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Nova Scotia Power's Tuft Cove generating station is seen in Dartmouth, N.S. on July 12, 2012. The company says it does not accept an audit that concludes the utility overcharged its customers by about 22-million-dollars. (Andrew Vaughan/THE CANADIAN PRESS)
Nova Scotia Power's Tuft Cove generating station is seen in Dartmouth, N.S. on July 12, 2012. The company says it does not accept an audit that concludes the utility overcharged its customers by about 22-million-dollars. (Andrew Vaughan/THE CANADIAN PRESS)

Nova Scotia Power loses fight to keep parts of audit from public eyes Add to ...

An audit calling on Nova Scotia Power to refund customers after allegedly overcharging them $22 million should be partially released, the province’s Utility and Review Board ruled Wednesday.

The regulator said while there is a clear public interest in preserving some commercially sensitive information in the audit conducted on its behalf by Liberty Consulting Group, the same doesn’t apply to criticisms of Nova Scotia Power.

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“Granting NSPI’s request would set a troubling precedent as the board fully expects that NSPI would attempt to use it to shield future criticisms from public view,” the board said in its decision.

The audit was released in July but heavily redacted at Nova Scotia Power’s request. It said the private utility company owes its customers a refund because it paid too much for fuel over the past two years.

Nova Scotia Power has disputed the audit’s conclusions. Last month, it filed an affidavit with the board in a bid to prevent it from being released to the public, arguing that it is defamatory, would violate the privacy of employees and break contractual confidentiality.

The company said it wanted certain sections of the audit kept under wraps until the board released a decision on their merits on Oct. 29.

But the board said Nova Scotia Power has had the opportunity to file “considerable” rebuttal evidence that it can air during the upcoming hearing.

The board also said the public interest in disclosing portions of the audit outweigh the private confidentiality concerns expressed by Nova Scotia Power, and it didn’t believe the release of criticism of the company’s fuel purchases would impair its ability to buy fuel or carry on with its business.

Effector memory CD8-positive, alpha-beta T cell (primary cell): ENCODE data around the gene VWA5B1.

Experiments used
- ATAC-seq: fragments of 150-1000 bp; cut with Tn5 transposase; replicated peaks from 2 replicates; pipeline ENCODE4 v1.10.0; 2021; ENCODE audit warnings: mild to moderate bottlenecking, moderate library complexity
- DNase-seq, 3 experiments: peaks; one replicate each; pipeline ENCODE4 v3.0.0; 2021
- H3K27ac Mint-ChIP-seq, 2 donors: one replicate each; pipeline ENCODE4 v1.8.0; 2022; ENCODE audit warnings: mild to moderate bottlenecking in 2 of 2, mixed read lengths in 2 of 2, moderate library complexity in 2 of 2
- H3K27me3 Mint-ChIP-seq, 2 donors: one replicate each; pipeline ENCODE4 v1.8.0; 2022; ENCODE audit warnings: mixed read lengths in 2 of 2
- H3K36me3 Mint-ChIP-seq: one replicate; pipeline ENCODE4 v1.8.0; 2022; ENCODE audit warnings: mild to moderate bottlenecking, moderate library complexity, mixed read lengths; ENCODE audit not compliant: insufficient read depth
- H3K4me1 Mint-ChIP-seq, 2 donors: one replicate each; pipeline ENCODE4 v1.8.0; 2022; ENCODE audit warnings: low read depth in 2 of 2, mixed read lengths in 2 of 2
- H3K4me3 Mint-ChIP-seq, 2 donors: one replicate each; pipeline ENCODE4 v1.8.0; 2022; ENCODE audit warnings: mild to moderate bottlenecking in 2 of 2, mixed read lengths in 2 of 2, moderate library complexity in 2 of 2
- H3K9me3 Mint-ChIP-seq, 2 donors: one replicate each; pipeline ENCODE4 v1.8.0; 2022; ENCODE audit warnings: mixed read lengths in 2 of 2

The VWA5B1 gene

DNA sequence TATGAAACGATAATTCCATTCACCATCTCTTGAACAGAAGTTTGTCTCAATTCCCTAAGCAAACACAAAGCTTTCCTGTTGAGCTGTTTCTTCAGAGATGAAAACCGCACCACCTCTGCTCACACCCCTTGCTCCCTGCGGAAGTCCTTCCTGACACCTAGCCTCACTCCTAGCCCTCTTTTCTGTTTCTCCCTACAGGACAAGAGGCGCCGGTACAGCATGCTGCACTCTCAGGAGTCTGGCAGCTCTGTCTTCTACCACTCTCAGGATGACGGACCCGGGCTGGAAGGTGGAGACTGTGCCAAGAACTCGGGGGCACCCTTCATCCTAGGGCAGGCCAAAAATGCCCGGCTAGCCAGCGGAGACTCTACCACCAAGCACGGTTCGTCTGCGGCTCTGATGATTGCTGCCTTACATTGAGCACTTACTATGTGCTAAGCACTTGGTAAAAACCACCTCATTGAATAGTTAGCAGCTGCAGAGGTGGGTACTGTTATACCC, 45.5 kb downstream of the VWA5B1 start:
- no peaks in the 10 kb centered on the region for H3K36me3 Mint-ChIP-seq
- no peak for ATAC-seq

In a statement, Nova Scotia Power said it accepts the board’s decision but maintains that the audit’s conclusions are wrong.

“We absolutely agree that the public has a right to know the facts,” said Rene Gallant, the company’s vice-president of regulatory affairs.

“We work hard to keep fuel costs as low as possible for our customers, and we maintain that our fuel purchases and hedging programs have been prudent, and have saved money for our customers.”

Progressive Conservative Leader Jamie Baillie, who wrote to the board asking it to review the redaction of the audit, applauded the decision.

He said Nova Scotia Power executives should have to defend their actions in public.

“It was really a test of whether the public could continue to have some confidence in our regulated system,” Mr. Baillie said in an interview.

“The reputation of the power company and the auditor is on the line and the public will get to see.”

Energy Minister Charlie Parker also supported the board’s decision.

“Ratepayers have a right to see this information and we need the full picture to ensure Nova Scotians are paying the lowest, fairest rates,” Mr. Parker said in a statement.

The board has ordered Liberty Consulting Group to provide an updated version of the audit “as soon as conveniently possible.”

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